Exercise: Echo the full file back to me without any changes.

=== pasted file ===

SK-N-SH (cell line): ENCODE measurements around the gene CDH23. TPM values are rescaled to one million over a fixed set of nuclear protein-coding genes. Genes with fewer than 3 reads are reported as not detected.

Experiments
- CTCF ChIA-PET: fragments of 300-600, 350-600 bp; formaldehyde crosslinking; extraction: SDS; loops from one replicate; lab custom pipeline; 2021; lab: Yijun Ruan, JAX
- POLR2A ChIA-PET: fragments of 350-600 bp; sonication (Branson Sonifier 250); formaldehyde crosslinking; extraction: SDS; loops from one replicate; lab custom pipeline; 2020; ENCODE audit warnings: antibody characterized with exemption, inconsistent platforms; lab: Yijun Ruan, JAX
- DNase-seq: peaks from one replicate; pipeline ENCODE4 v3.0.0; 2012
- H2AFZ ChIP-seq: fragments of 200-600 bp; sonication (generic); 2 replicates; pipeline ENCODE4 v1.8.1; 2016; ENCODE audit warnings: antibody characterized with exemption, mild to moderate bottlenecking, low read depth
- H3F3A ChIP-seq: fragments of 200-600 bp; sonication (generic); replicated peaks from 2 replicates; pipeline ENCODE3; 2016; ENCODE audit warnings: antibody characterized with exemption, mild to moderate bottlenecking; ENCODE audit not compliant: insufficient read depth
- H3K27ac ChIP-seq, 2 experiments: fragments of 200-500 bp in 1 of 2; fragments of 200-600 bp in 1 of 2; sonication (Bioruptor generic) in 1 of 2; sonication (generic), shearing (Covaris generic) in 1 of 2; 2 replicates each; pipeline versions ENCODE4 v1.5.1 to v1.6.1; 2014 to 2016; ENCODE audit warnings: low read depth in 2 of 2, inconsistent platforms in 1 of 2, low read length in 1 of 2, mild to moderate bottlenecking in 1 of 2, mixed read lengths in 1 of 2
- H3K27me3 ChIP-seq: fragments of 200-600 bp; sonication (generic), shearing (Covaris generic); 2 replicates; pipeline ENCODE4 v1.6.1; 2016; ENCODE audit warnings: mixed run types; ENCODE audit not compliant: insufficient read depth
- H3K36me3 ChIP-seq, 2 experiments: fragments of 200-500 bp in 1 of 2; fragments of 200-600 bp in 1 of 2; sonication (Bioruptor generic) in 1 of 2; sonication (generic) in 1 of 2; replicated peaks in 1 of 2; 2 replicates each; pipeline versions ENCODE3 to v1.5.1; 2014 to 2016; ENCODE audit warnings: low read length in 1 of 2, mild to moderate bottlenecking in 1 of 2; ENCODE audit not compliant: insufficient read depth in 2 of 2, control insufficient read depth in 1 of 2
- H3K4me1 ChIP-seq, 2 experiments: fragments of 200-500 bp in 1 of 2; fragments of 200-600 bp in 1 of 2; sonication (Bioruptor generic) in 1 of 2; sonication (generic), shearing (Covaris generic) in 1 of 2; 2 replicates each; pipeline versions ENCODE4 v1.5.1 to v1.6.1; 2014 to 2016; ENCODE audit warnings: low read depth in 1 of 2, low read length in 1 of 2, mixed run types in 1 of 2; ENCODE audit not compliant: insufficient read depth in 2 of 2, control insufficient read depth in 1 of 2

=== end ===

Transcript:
SK-N-SH (cell line): ENCODE measurements around the gene CDH23. TPM values are rescaled to one million over a fixed set of nuclear protein-coding genes. Genes with fewer than 3 reads are reported as not detected.

Experiments
- CTCF ChIA-PET: fragments of 300-600, 350-600 bp; formaldehyde crosslinking; extraction: SDS; loops from one replicate; lab custom pipeline; 2021; lab: Yijun Ruan, JAX
- POLR2A ChIA-PET: fragments of 350-600 bp; sonication (Branson Sonifier 250); formaldehyde crosslinking; extraction: SDS; loops from one replicate; lab custom pipeline; 2020; ENCODE audit warnings: antibody characterized with exemption, inconsistent platforms; lab: Yijun Ruan, JAX
- DNase-seq: peaks from one replicate; pipeline ENCODE4 v3.0.0; 2012
- H2AFZ ChIP-seq: fragments of 200-600 bp; sonication (generic); 2 replicates; pipeline ENCODE4 v1.8.1; 2016; ENCODE audit warnings: antibody characterized with exemption, mild to moderate bottlenecking, low read depth
- H3F3A ChIP-seq: fragments of 200-600 bp; sonication (generic); replicated peaks from 2 replicates; pipeline ENCODE3; 2016; ENCODE audit warnings: antibody characterized with exemption, mild to moderate bottlenecking; ENCODE audit not compliant: insufficient read depth
- H3K27ac ChIP-seq, 2 experiments: fragments of 200-500 bp in 1 of 2; fragments of 200-600 bp in 1 of 2; sonication (Bioruptor generic) in 1 of 2; sonication (generic), shearing (Covaris generic) in 1 of 2; 2 replicates each; pipeline versions ENCODE4 v1.5.1 to v1.6.1; 2014 to 2016; ENCODE audit warnings: low read depth in 2 of 2, inconsistent platforms in 1 of 2, low read length in 1 of 2, mild to moderate bottlenecking in 1 of 2, mixed read lengths in 1 of 2
- H3K27me3 ChIP-seq: fragments of 200-600 bp; sonication (generic), shearing (Covaris generic); 2 replicates; pipeline ENCODE4 v1.6.1; 2016; ENCODE audit warnings: mixed run types; ENCODE audit not compliant: insufficient read depth
- H3K36me3 ChIP-seq, 2 experiments: fragments of 200-500 bp in 1 of 2; fragments of 200-600 bp in 1 of 2; sonication (Bioruptor generic) in 1 of 2; sonication (generic) in 1 of 2; replicated peaks in 1 of 2; 2 replicates each; pipeline versions ENCODE3 to v1.5.1; 2014 to 2016; ENCODE audit warnings: low read length in 1 of 2, mild to moderate bottlenecking in 1 of 2; ENCODE audit not compliant: insufficient read depth in 2 of 2, control insufficient read depth in 1 of 2
- H3K4me1 ChIP-seq, 2 experiments: fragments of 200-500 bp in 1 of 2; fragments of 200-600 bp in 1 of 2; sonication (Bioruptor generic) in 1 of 2; sonication (generic), shearing (Covaris generic) in 1 of 2; 2 replicates each; pipeline versions ENCODE4 v1.5.1 to v1.6.1; 2014 to 2016; ENCODE audit warnings: low read depth in 1 of 2, low read length in 1 of 2, mixed run types in 1 of 2; ENCODE audit not compliant: insufficient read depth in 2 of 2, control insufficient read depth in 1 of 2